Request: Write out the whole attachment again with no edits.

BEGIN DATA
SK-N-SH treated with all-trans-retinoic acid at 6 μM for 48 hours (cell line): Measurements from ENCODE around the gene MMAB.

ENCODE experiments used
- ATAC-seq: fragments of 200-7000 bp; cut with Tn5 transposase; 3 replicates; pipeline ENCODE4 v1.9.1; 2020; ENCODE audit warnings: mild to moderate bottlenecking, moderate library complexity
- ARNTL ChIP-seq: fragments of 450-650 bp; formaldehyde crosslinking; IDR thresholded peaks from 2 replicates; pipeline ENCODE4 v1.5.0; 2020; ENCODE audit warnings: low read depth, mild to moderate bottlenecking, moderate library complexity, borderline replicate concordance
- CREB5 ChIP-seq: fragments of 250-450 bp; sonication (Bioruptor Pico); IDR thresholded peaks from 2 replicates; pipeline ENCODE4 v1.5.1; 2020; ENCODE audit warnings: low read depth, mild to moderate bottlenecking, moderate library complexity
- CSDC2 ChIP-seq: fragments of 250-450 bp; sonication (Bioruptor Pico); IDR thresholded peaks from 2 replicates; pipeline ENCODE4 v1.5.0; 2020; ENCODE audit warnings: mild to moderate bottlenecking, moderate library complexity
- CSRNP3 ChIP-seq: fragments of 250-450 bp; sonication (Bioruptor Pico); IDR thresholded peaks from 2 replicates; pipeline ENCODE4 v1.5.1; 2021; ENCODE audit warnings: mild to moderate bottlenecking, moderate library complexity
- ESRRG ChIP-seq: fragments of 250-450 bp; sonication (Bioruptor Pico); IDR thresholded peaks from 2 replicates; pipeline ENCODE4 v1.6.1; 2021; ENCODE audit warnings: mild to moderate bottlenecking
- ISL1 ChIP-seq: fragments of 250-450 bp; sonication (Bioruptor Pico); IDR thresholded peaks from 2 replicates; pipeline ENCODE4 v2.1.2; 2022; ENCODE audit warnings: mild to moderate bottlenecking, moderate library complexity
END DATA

SK-N-SH treated with all-trans-retinoic acid at 6 μM for 48 hours (cell line): Measurements from ENCODE around the gene MMAB.

ENCODE experiments used
- ATAC-seq: fragments of 200-7000 bp; cut with Tn5 transposase; 3 replicates; pipeline ENCODE4 v1.9.1; 2020; ENCODE audit warnings: mild to moderate bottlenecking, moderate library complexity
- ARNTL ChIP-seq: fragments of 450-650 bp; formaldehyde crosslinking; IDR thresholded peaks from 2 replicates; pipeline ENCODE4 v1.5.0; 2020; ENCODE audit warnings: low read depth, mild to moderate bottlenecking, moderate library complexity, borderline replicate concordance
- CREB5 ChIP-seq: fragments of 250-450 bp; sonication (Bioruptor Pico); IDR thresholded peaks from 2 replicates; pipeline ENCODE4 v1.5.1; 2020; ENCODE audit warnings: low read depth, mild to moderate bottlenecking, moderate library complexity
- CSDC2 ChIP-seq: fragments of 250-450 bp; sonication (Bioruptor Pico); IDR thresholded peaks from 2 replicates; pipeline ENCODE4 v1.5.0; 2020; ENCODE audit warnings: mild to moderate bottlenecking, moderate library complexity
- CSRNP3 ChIP-seq: fragments of 250-450 bp; sonication (Bioruptor Pico); IDR thresholded peaks from 2 replicates; pipeline ENCODE4 v1.5.1; 2021; ENCODE audit warnings: mild to moderate bottlenecking, moderate library complexity
- ESRRG ChIP-seq: fragments of 250-450 bp; sonication (Bioruptor Pico); IDR thresholded peaks from 2 replicates; pipeline ENCODE4 v1.6.1; 2021; ENCODE audit warnings: mild to moderate bottlenecking
- ISL1 ChIP-seq: fragments of 250-450 bp; sonication (Bioruptor Pico); IDR thresholded peaks from 2 replicates; pipeline ENCODE4 v2.1.2; 2022; ENCODE audit warnings: mild to moderate bottlenecking, moderate library complexity